Thrips are members of the order Thysanoptera, which has over 4,500 species present throughout the world.
Several thrips’ species affect field, greenhouse, and interiorscapes crops, many causing irreversible fruit and floral damage.
Thrips are often not host-specific, and each species can feed on several different plants.
Thrips have piecing-sucking mouthparts that pound open leaf tissue and inject saliva, breaking down plant cells and causing them to ooze plant sap. The thrips then insert their stylet into the damaged cells to drink the plant sap.
Thrips can also vector serious diseases, the most notable being tospoviruses.
Most thrips species have a body shaped like a cigar and vary drastically in coloration. Identification should not be made based on body shape or coloration alone.
While most thrips damage can be characterized as, “silver streaks on the leaves,” some species of specialist thrips can form galls of their hosts, while other species are predatory.
Female thrips can reproduce sexually or asexually; females develop from fertilized eggs while males develop from unfertilized eggs.
Eggs are typically laid singularly, by adult thrips opening up leaf tissue with their ovipositor and laying an egg inside. Some species do lay eggs outside of leaf tissue.
Thrips go through an incomplete metamorphosis consisting of two mobile nymph stages (often referred to as larvae) and two to three immobile nymph stages (often referred to as pupae).
Mobile thrips nymphs will feed similarly to adults, but rely on crawling to spread throughout a crop.
In some thrips species, the immobile nymph stages occur in the soil, away from the rest of an infestation.
Thrips’ life cycle is temperature-dependent, but development time is often shorter in warmer conditions. Adult thrips can live to be over 30 days old.
Thrips can enter greenhouses in several ways, including their eggs being brought in on new cuttings.
Thrips can reside in a greenhouse year-round, hiding in small areas around a greenhouse. Even when crops have been absent for months, thrips can wait on debris until new plant material appears.
Thrips can survive through winter by diapausing their egg or immobile nymphal stages.
Adult thrips have wings, but are not the strongest fliers since their wings closely resemble a feather. Thrips use these feather-like wings to hurl themselves forward and allow themselves to glide downwards or be taken by the wind.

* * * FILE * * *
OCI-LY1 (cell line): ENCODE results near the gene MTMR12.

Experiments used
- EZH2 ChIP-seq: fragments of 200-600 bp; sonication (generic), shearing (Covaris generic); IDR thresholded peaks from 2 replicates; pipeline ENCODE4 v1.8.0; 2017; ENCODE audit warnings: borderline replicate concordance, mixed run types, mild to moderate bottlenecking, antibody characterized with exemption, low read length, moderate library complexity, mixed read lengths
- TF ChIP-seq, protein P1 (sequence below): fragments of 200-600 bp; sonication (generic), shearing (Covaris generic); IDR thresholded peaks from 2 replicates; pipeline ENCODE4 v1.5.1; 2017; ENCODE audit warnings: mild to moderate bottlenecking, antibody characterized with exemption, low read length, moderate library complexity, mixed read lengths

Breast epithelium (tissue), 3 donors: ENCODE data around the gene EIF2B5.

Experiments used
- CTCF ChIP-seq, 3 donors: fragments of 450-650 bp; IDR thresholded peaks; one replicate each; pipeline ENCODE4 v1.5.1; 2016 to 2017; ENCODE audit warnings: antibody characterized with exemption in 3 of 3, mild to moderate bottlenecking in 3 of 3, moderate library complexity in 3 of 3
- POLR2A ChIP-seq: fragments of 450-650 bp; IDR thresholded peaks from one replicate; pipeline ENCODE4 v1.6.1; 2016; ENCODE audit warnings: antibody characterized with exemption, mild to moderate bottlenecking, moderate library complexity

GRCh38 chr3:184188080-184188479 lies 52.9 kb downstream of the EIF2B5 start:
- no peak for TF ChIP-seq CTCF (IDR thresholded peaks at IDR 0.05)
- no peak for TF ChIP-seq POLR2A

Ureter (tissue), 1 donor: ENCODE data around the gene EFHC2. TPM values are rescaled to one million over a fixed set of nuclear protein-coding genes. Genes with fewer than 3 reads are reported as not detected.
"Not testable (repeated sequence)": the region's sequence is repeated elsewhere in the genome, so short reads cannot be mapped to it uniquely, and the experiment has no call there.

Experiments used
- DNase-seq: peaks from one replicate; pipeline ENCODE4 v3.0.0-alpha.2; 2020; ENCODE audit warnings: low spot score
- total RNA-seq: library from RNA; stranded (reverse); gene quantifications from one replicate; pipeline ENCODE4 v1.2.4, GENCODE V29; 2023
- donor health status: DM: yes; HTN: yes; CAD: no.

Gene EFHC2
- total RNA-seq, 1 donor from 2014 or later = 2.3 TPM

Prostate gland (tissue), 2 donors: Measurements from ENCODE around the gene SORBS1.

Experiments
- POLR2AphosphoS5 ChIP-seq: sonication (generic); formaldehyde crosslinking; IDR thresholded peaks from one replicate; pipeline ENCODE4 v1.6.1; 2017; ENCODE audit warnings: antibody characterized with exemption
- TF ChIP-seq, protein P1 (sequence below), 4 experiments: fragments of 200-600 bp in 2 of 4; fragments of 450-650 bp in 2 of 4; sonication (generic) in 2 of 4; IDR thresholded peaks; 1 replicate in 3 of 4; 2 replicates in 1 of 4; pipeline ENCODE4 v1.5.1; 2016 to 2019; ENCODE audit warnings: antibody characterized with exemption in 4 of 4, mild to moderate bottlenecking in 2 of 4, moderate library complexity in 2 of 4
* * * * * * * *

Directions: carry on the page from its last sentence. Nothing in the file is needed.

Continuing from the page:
Thrips eggs are not affected by any conventional or biological force that we are aware of, so their populations will always be somewhat present.
Foliar and soil applications need to be considered when dealing with a species of thrips that has an immobile nymph stage in the soil
Thrips will feed on pollen and will begin breeding at an accelerated rate in the presence of pollen.
Many conventional applications are only effective on certain species of thrips.
Beneficial Insectary mass-rears biological pest control agents that explicitly address the natural management of thrips. Contact an IPM Specialist to determine what management practices apply to you.
Proper species identification is critical in determining an appropriate management plan. Some thrips species do not respond well to basic entomopathogen sprays, while others show increased resistance to those same sprays.
Make applications of predators before thrips populations get too high. Predatory organisms can only do so much against thrips in certain crops.
Be sure to monitor and track thrips pressure throughout the year, especially when pollen starts to become more apparent in your area, and be sure to adjust predatory and conventional applications appropriately.
Passive scouting with sticky cards is a great way to monitor thrips levels in a general sense. Thrips can also be shaken out of lightly tapped plants on white paper for identification.
Look for thrips feeding damage on new growth around flowers and fruit.
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(Amblyseius cucumeris)These predatory mites are a keystone in a well-run successful thrips control program. Use these units for control.
(Stratiolaelaps scimitus)These predatory mites are essential to a successful thrips control program. Also great against fungus gnats.
(Orius insidious)These true bugs are very aggressive and capable of going after thrips within flower buds. May also consume other prey.
(Chrysoperla rufilabris) Green lacewings are aggressive predators of aphids and other soft-bodied pests. Larvae are ideal for faster control.